- Avoid swimming in areas where swimmer's itch is a known problem or where signs have been posted warning of unsafe water.
- Avoid swimming near or wading in marshy areas where snails are commonly found.
- Towel dry or shower immediately after leaving the water.
- Encourage health officials to post signs on shorelines where swimmer's itch is a current problem.
- Do not attract birds by feeding them in areas where people are swimming.
Yes. As long as your swimming pool is well-maintained and chlorinated, there is no risk of swimmer's itch.
Portions of the above information have been provided with the kind permission of the Center for Disease Control and Prevention.
We humans are quite good at regulating our body temperature, and keeping it around the normal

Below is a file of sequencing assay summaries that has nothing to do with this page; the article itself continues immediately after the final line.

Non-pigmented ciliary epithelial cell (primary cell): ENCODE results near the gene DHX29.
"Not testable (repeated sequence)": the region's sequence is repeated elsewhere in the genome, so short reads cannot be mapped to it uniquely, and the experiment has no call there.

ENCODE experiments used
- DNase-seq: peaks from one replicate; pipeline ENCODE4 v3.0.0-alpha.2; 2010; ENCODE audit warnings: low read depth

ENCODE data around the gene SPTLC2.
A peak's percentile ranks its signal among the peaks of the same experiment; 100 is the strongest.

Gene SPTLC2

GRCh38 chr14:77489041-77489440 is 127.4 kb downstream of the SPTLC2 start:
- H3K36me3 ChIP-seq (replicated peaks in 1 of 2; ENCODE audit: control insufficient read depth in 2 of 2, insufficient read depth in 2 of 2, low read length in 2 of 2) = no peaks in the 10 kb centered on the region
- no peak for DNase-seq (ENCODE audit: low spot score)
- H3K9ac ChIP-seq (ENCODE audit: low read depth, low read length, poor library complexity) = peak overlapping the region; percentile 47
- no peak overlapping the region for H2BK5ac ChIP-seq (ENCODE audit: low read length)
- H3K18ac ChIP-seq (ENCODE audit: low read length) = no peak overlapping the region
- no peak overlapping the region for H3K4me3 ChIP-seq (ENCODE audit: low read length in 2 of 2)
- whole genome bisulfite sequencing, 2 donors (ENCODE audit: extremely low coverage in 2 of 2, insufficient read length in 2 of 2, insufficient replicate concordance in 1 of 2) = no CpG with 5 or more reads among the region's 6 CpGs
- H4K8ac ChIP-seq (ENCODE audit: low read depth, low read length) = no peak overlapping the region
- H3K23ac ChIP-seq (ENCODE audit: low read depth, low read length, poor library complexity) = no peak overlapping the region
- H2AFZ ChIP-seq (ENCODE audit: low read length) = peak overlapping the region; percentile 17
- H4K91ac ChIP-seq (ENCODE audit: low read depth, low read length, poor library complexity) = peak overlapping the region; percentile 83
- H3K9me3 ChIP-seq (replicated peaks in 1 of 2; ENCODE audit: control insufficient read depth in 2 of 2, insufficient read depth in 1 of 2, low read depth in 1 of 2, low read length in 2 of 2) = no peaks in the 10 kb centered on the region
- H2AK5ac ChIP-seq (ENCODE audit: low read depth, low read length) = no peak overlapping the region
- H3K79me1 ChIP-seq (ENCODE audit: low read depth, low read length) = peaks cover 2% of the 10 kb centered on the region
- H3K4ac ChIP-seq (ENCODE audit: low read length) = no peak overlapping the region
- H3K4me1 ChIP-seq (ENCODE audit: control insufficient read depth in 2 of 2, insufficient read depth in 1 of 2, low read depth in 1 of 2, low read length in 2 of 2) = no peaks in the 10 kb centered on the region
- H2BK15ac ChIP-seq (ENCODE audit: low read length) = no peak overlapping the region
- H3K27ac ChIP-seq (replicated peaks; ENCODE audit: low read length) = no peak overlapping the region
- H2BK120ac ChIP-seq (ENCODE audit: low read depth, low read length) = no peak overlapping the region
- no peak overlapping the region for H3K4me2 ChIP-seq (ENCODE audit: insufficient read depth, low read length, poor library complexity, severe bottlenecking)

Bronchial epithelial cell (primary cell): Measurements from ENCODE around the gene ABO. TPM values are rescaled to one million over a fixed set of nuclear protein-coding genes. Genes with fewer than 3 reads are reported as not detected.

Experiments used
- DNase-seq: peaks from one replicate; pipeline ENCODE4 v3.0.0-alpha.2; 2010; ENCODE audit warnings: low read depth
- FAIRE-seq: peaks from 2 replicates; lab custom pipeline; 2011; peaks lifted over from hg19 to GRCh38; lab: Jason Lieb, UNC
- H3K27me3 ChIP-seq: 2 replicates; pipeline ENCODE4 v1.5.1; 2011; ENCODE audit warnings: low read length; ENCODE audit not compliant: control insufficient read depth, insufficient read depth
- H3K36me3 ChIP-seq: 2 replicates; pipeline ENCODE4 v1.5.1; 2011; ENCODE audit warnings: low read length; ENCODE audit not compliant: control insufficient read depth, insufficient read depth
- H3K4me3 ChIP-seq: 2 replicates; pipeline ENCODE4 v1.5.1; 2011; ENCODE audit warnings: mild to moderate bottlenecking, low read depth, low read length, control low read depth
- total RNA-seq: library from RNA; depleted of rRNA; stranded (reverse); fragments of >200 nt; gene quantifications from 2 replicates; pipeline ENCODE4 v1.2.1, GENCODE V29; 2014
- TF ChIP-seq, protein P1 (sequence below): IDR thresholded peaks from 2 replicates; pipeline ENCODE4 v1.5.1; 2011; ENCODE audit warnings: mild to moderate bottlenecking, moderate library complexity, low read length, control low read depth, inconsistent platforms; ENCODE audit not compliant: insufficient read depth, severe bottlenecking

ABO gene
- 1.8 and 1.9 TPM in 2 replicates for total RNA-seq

37°C (98.6°F) is not usually a problem. If however you decide to take a dip in water that is around 10°C for a while then stop exercising, or become ill or injured, then your body is going to struggle to maintain this 'normal' temperature. A drop of just 2°C is enough to start experiencing problems. Cold water will suck the heat from your extremities at quite a rate. You may not actually be aware of how much you are suffering until you actually try and get out of the water.
The Outdoor Swimming Society actually recommends that wet suits are worn if you are going to be in the water for more than a few minutes. Other useful advice includes:
- Swim close to the shore
- Take boat support for crossings
- Increase your time in open water gradually
- constant shivering
- low energy
- cold or pale skin
- fast breathing (hyperventilation)